The gene does, however, seem to protect against the progression of the disease, allowing those carrying it to live about two years longer.
Around 90 percent of people in Africa carry this genetic variant and it may be responsible for 11 percent of the infections there, the study published Wednesday in Cell Host & Microbe found.
"After thousands of years of adaptation, this Duffy variant rose to high frequency because it helped protect against malaria," said co-author Matthew Dolan of the Wilford Hall United States Air Force Medical Center.
"Now, with another global pandemic on the scene, this same variant renders people more susceptible to HIV."
About 68 percent of people infected with HIV live in Sub-Saharan Africa, according to the United Nations.
The US and British researchers who authored the study said sexual behavior and other social factors do not fully explain large discrepancies in HIV prevalence.
"It's well-known that individuals vary in their susceptibility to HIV and that after infection occurs, the disease progresses at variable rates," said co-author Sunil Ahuja of the South Texas Veterans Health Care System.
"The mystery of variable infection and progression was originally thought to be mainly the result of viral characteristics, but in recent years it has become evident that there is a strong host genetic component."
The gene in question, the Duffy Antigen Receptor for Chemokines (DARC), encodes a protein found mainly at the surface of red blood cells.
Earlier studies have shown that HIV can bind to red blood cells through this receptor. The receptor has also been found to bind a wide array of inflammatory molecules, including one which is highly effective in suppressing replication of HIV.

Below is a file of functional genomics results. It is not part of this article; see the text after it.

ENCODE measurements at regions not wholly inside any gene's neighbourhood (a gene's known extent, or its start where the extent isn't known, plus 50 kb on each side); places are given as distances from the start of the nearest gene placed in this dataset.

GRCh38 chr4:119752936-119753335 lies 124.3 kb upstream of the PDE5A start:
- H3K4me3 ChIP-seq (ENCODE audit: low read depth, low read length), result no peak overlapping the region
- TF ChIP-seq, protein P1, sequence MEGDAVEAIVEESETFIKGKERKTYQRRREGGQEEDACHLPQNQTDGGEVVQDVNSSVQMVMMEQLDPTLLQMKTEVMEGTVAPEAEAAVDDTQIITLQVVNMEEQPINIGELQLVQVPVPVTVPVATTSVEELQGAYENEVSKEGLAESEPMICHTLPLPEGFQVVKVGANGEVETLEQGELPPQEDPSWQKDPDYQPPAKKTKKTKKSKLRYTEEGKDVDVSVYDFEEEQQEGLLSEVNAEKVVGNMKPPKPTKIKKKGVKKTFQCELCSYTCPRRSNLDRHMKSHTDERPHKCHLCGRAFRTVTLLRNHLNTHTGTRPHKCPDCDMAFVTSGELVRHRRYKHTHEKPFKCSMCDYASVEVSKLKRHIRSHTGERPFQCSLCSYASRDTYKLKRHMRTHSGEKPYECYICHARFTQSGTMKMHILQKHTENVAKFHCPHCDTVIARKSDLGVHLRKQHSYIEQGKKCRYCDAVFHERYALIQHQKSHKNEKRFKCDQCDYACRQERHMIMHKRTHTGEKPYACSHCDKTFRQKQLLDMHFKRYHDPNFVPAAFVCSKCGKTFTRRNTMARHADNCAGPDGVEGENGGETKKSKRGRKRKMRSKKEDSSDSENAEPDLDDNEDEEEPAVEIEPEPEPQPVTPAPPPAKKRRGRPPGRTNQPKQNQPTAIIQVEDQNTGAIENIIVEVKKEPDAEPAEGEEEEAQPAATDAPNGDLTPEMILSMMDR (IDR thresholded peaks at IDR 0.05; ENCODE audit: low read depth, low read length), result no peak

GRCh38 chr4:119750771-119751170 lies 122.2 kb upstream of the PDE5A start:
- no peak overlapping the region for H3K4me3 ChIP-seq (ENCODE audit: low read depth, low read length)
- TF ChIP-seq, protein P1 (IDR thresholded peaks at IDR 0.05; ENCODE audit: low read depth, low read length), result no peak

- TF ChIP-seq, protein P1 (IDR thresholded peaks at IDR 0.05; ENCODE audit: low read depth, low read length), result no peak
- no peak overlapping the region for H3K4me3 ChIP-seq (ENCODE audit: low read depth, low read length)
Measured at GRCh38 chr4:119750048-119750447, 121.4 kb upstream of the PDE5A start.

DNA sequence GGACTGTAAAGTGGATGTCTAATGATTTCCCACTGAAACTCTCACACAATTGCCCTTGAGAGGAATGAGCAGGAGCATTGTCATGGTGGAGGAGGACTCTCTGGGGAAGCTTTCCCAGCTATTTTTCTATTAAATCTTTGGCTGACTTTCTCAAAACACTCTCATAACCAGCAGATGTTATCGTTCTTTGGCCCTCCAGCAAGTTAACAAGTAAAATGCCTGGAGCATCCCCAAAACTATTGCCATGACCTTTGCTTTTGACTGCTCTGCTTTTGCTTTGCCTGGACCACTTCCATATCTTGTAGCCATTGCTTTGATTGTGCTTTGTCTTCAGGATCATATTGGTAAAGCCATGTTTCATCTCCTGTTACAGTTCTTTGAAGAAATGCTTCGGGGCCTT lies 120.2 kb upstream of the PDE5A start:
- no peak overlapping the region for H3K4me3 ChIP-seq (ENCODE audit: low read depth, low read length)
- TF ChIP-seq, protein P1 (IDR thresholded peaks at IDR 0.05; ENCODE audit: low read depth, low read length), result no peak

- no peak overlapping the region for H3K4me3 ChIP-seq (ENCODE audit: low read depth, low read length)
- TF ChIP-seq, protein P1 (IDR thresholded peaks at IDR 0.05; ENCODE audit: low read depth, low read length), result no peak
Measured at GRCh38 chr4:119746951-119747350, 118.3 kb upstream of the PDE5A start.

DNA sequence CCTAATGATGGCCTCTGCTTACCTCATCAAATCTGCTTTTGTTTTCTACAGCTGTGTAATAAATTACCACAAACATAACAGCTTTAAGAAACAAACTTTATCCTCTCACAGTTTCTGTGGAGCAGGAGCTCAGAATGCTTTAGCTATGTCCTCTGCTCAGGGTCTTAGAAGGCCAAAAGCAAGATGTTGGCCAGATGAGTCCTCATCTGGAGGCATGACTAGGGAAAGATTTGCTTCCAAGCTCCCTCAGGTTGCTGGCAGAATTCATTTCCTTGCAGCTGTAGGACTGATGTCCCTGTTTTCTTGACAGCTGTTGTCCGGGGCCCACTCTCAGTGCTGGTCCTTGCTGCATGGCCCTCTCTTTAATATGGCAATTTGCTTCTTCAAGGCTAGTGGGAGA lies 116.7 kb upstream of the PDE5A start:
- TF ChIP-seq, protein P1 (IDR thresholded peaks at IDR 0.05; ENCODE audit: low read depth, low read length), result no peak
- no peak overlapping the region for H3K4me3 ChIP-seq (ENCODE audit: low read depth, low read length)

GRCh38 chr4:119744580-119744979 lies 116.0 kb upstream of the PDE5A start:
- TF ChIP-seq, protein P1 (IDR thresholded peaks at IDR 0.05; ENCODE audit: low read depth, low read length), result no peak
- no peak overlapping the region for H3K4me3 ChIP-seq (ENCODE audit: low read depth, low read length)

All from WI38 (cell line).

The researchers studied nearly 3,500 people in the US Air Force, including more than 1,200 who are HIV positive, who have been followed for nearly 22 years.
This allowed them to rule out difference in economic status, access to health care and other factors which would generally confound a genetic effect. They found that the prevalence of the variant in African Americans was greater amongst those with HIV than in those without.
Researchers in Canada, meanwhile, have isolated two genes which may prevent people from contracting HIV or at least slow the rate at which they develop AIDS, a second study published Wednesday.
The genes were isolated by comparing the genetic profiles of people in their first year of HIV infection with those who managed to resist infection despite repeated exposure to the virus.
The "good" versions of the two genes were present in 12.2 percent of those who resisted infection compared with only 2.7 of patients in primary HIV infection.
Researchers are not yet sure how this protection works.
One of the gene codes for a receptor on the surface of the immune system's natural killer cells which destroy infected cells in the body.
The other codes for a protein which binds the first gene and dampens the natural killer cell activity.
The most likely explanation is that HIV prevents the protein that dampens the killer cell activity from being expressed, allowing the killer cells to destroy cells infected with HIV.
Since this can happen very soon after the initial infection, people carrying those genes may be able to more efficiently destroy infected cells and lower their chances of developing AIDS.
"More research is needed to determine the exact mechanism behind the protection we have observed, but these findings have revealed a promising avenue," said co-author Nicole Bernard of the Research Institute of the McGill University Health Centre.
"In the future, our findings could be used to somehow 'boost' the innate immune system and thus fight the virus as soon as it enters the body."
The study was published Wednesday in the journal AIDS.